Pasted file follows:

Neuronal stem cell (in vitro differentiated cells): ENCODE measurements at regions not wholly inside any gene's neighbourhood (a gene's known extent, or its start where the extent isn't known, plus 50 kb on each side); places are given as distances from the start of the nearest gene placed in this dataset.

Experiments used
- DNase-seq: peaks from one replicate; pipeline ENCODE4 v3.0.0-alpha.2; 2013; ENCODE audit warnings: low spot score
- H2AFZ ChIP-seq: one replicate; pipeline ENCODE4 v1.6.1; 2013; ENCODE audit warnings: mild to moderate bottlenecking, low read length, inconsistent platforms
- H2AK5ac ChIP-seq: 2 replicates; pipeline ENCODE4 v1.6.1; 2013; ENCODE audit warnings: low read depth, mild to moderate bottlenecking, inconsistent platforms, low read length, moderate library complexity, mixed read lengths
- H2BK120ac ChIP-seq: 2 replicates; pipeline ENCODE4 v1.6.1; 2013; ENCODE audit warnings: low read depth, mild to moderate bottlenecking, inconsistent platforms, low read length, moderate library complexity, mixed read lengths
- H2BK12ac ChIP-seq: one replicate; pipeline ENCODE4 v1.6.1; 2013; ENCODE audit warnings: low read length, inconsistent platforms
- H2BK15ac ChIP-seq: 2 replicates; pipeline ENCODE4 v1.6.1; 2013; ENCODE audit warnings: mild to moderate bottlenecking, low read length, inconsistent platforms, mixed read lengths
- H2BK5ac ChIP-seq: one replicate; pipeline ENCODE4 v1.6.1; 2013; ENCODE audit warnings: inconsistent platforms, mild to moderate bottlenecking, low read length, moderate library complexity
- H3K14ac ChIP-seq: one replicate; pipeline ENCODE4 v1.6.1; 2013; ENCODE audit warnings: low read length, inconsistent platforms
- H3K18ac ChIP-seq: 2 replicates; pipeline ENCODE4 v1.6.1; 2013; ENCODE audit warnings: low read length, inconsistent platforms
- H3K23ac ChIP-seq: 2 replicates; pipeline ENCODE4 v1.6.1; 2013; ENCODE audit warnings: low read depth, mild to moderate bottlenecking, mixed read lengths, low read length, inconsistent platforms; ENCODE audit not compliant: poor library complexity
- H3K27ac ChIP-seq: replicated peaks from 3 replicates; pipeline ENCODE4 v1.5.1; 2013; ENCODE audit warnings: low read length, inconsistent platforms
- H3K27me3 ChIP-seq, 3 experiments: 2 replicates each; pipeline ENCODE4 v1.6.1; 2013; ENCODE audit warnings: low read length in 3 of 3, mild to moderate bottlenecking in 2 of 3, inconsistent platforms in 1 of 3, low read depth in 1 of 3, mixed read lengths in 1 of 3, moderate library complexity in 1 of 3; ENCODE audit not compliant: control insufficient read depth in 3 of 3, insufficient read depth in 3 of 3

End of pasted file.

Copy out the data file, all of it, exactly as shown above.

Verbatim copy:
Neuronal stem cell (in vitro differentiated cells): ENCODE measurements at regions not wholly inside any gene's neighbourhood (a gene's known extent, or its start where the extent isn't known, plus 50 kb on each side); places are given as distances from the start of the nearest gene placed in this dataset.

Experiments used
- DNase-seq: peaks from one replicate; pipeline ENCODE4 v3.0.0-alpha.2; 2013; ENCODE audit warnings: low spot score
- H2AFZ ChIP-seq: one replicate; pipeline ENCODE4 v1.6.1; 2013; ENCODE audit warnings: mild to moderate bottlenecking, low read length, inconsistent platforms
- H2AK5ac ChIP-seq: 2 replicates; pipeline ENCODE4 v1.6.1; 2013; ENCODE audit warnings: low read depth, mild to moderate bottlenecking, inconsistent platforms, low read length, moderate library complexity, mixed read lengths
- H2BK120ac ChIP-seq: 2 replicates; pipeline ENCODE4 v1.6.1; 2013; ENCODE audit warnings: low read depth, mild to moderate bottlenecking, inconsistent platforms, low read length, moderate library complexity, mixed read lengths
- H2BK12ac ChIP-seq: one replicate; pipeline ENCODE4 v1.6.1; 2013; ENCODE audit warnings: low read length, inconsistent platforms
- H2BK15ac ChIP-seq: 2 replicates; pipeline ENCODE4 v1.6.1; 2013; ENCODE audit warnings: mild to moderate bottlenecking, low read length, inconsistent platforms, mixed read lengths
- H2BK5ac ChIP-seq: one replicate; pipeline ENCODE4 v1.6.1; 2013; ENCODE audit warnings: inconsistent platforms, mild to moderate bottlenecking, low read length, moderate library complexity
- H3K14ac ChIP-seq: one replicate; pipeline ENCODE4 v1.6.1; 2013; ENCODE audit warnings: low read length, inconsistent platforms
- H3K18ac ChIP-seq: 2 replicates; pipeline ENCODE4 v1.6.1; 2013; ENCODE audit warnings: low read length, inconsistent platforms
- H3K23ac ChIP-seq: 2 replicates; pipeline ENCODE4 v1.6.1; 2013; ENCODE audit warnings: low read depth, mild to moderate bottlenecking, mixed read lengths, low read length, inconsistent platforms; ENCODE audit not compliant: poor library complexity
- H3K27ac ChIP-seq: replicated peaks from 3 replicates; pipeline ENCODE4 v1.5.1; 2013; ENCODE audit warnings: low read length, inconsistent platforms
- H3K27me3 ChIP-seq, 3 experiments: 2 replicates each; pipeline ENCODE4 v1.6.1; 2013; ENCODE audit warnings: low read length in 3 of 3, mild to moderate bottlenecking in 2 of 3, inconsistent platforms in 1 of 3, low read depth in 1 of 3, mixed read lengths in 1 of 3, moderate library complexity in 1 of 3; ENCODE audit not compliant: control insufficient read depth in 3 of 3, insufficient read depth in 3 of 3